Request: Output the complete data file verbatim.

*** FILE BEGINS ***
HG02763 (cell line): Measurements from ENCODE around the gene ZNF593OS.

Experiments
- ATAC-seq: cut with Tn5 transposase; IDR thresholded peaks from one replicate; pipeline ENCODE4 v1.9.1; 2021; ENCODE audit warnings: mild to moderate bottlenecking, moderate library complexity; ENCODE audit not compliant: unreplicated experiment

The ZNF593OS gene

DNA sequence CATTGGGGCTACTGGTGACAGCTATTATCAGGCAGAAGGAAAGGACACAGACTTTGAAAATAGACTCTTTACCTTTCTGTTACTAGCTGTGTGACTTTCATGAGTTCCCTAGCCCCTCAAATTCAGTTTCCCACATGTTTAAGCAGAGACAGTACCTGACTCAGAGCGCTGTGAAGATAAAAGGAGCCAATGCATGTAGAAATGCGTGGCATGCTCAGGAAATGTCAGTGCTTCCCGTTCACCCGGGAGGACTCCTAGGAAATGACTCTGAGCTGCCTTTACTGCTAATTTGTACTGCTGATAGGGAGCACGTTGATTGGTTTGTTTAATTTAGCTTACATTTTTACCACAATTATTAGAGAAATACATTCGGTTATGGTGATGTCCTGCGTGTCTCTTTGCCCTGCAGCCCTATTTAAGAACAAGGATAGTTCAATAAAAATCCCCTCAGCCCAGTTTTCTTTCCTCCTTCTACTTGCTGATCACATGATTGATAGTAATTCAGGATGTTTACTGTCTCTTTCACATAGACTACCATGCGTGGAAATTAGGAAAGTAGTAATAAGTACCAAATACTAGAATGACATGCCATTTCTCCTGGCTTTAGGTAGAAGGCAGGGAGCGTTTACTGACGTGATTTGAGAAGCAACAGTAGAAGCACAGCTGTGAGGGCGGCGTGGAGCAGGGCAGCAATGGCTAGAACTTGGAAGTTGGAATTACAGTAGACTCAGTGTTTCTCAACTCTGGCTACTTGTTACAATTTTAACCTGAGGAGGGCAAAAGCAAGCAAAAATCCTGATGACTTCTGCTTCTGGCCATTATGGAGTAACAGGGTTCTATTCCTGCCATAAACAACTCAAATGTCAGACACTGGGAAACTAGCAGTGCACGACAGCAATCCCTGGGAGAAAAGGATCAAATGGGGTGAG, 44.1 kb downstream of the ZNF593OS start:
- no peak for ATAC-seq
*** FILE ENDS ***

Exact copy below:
HG02763 (cell line): Measurements from ENCODE around the gene ZNF593OS.

Experiments
- ATAC-seq: cut with Tn5 transposase; IDR thresholded peaks from one replicate; pipeline ENCODE4 v1.9.1; 2021; ENCODE audit warnings: mild to moderate bottlenecking, moderate library complexity; ENCODE audit not compliant: unreplicated experiment

The ZNF593OS gene

DNA sequence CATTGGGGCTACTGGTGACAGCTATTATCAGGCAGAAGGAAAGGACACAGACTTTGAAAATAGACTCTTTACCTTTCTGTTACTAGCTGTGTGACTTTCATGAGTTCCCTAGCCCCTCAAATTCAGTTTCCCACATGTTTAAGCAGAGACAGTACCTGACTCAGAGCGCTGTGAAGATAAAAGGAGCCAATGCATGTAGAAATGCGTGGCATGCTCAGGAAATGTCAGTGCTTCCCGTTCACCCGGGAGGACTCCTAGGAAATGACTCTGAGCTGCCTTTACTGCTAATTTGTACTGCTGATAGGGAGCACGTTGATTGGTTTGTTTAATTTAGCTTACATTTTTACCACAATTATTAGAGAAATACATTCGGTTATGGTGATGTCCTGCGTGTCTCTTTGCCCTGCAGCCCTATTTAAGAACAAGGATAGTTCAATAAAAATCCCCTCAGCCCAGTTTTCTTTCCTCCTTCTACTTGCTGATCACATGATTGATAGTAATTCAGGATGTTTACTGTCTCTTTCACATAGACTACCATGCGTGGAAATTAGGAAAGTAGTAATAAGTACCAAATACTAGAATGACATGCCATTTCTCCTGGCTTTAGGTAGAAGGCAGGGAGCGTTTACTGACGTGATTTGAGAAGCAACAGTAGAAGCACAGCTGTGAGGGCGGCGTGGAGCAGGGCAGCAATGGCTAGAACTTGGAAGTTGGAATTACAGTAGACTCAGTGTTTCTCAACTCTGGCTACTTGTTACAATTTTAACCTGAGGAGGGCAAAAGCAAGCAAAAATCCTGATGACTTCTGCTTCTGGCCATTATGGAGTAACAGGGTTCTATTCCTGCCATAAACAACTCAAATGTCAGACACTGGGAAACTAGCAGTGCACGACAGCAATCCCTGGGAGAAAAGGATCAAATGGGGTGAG, 44.1 kb downstream of the ZNF593OS start:
- no peak for ATAC-seq